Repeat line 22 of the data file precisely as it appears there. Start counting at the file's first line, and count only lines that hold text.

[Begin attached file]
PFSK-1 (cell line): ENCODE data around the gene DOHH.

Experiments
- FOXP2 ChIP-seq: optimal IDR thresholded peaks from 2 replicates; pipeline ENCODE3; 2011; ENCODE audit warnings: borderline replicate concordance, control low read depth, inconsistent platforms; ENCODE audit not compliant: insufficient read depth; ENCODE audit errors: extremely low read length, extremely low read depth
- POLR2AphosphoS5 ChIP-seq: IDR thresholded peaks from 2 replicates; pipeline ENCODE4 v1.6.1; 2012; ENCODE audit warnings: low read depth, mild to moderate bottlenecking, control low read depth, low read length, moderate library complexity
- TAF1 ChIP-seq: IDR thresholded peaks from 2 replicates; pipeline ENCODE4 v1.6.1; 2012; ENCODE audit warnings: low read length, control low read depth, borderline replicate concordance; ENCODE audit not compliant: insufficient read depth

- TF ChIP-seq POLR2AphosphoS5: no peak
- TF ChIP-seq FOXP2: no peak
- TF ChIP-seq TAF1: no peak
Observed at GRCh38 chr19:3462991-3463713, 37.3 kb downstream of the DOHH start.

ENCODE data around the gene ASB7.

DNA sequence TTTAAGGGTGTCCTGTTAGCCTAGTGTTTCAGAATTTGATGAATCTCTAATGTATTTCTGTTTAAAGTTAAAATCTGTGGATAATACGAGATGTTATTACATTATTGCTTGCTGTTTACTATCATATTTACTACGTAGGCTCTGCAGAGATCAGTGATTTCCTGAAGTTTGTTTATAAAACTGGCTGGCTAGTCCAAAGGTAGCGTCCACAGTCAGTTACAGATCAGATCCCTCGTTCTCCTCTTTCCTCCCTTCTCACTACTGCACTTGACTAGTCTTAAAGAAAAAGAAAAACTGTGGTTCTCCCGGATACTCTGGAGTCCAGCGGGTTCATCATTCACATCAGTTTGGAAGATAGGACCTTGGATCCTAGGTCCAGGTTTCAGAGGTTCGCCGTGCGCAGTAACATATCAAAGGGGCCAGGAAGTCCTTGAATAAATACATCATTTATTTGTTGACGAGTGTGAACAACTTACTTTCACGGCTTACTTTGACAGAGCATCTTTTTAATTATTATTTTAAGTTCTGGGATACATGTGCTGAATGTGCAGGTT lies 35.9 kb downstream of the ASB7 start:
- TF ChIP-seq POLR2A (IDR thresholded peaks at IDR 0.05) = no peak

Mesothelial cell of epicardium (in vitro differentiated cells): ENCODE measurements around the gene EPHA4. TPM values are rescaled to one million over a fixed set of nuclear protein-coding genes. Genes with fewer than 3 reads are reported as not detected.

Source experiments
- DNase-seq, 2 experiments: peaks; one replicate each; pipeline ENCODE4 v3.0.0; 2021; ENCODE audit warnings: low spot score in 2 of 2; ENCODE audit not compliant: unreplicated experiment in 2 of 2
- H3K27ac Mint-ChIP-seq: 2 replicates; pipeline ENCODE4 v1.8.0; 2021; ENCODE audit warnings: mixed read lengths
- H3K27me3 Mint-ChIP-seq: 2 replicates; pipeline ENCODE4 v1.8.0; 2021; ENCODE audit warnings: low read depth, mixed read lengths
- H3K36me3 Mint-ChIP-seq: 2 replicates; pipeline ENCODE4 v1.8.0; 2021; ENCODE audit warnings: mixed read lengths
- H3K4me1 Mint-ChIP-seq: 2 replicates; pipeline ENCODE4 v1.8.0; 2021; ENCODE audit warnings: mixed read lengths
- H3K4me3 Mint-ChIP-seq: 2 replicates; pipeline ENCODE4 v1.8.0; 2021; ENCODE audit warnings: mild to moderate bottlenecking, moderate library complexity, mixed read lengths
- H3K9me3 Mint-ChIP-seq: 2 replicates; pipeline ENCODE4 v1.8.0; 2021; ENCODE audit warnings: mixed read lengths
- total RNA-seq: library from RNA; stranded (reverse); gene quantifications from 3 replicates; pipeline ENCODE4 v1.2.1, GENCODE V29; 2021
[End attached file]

- total RNA-seq: library from RNA; stranded (reverse); gene quantifications from 3 replicates; pipeline ENCODE4 v1.2.1, GENCODE V29; 2021